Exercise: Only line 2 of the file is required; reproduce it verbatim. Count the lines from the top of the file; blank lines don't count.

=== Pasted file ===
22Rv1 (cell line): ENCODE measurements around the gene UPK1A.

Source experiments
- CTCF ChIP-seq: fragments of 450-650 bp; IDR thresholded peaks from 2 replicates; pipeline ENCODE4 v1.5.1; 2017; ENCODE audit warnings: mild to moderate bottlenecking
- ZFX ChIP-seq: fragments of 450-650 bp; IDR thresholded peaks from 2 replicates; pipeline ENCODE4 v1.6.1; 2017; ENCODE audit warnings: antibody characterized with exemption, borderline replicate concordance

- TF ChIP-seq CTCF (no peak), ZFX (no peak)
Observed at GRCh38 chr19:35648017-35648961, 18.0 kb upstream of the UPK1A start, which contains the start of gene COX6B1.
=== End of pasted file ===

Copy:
Source experiments